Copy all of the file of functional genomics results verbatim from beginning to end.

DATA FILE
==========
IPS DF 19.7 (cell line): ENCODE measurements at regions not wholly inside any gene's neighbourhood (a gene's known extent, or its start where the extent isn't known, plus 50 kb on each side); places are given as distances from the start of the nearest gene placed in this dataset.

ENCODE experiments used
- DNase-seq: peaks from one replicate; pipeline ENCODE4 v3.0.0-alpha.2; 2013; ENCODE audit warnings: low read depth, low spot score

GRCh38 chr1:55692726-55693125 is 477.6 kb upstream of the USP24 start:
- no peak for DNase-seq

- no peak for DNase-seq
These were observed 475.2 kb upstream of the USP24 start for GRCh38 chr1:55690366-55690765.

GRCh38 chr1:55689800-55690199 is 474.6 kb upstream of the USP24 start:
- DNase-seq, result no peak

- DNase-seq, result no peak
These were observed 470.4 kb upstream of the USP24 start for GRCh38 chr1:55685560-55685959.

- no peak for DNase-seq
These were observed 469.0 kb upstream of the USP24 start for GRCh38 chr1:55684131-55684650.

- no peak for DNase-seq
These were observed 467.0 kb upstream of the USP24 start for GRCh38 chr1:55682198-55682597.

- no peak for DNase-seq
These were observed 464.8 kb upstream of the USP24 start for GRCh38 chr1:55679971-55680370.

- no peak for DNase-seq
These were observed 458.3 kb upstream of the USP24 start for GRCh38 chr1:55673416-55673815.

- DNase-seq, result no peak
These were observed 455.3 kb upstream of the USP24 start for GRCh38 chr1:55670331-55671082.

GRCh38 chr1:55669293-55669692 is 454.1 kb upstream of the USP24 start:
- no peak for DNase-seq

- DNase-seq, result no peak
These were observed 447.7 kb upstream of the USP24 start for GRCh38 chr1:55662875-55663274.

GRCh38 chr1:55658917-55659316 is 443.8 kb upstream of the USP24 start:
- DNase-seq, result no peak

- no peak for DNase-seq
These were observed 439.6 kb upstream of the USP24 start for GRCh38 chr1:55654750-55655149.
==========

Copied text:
IPS DF 19.7 (cell line): ENCODE measurements at regions not wholly inside any gene's neighbourhood (a gene's known extent, or its start where the extent isn't known, plus 50 kb on each side); places are given as distances from the start of the nearest gene placed in this dataset.

ENCODE experiments used
- DNase-seq: peaks from one replicate; pipeline ENCODE4 v3.0.0-alpha.2; 2013; ENCODE audit warnings: low read depth, low spot score

GRCh38 chr1:55692726-55693125 is 477.6 kb upstream of the USP24 start:
- no peak for DNase-seq

- no peak for DNase-seq
These were observed 475.2 kb upstream of the USP24 start for GRCh38 chr1:55690366-55690765.

GRCh38 chr1:55689800-55690199 is 474.6 kb upstream of the USP24 start:
- DNase-seq, result no peak

- DNase-seq, result no peak
These were observed 470.4 kb upstream of the USP24 start for GRCh38 chr1:55685560-55685959.

- no peak for DNase-seq
These were observed 469.0 kb upstream of the USP24 start for GRCh38 chr1:55684131-55684650.

- no peak for DNase-seq
These were observed 467.0 kb upstream of the USP24 start for GRCh38 chr1:55682198-55682597.

- no peak for DNase-seq
These were observed 464.8 kb upstream of the USP24 start for GRCh38 chr1:55679971-55680370.

- no peak for DNase-seq
These were observed 458.3 kb upstream of the USP24 start for GRCh38 chr1:55673416-55673815.

- DNase-seq, result no peak
These were observed 455.3 kb upstream of the USP24 start for GRCh38 chr1:55670331-55671082.

GRCh38 chr1:55669293-55669692 is 454.1 kb upstream of the USP24 start:
- no peak for DNase-seq

- DNase-seq, result no peak
These were observed 447.7 kb upstream of the USP24 start for GRCh38 chr1:55662875-55663274.

GRCh38 chr1:55658917-55659316 is 443.8 kb upstream of the USP24 start:
- DNase-seq, result no peak

- no peak for DNase-seq
These were observed 439.6 kb upstream of the USP24 start for GRCh38 chr1:55654750-55655149.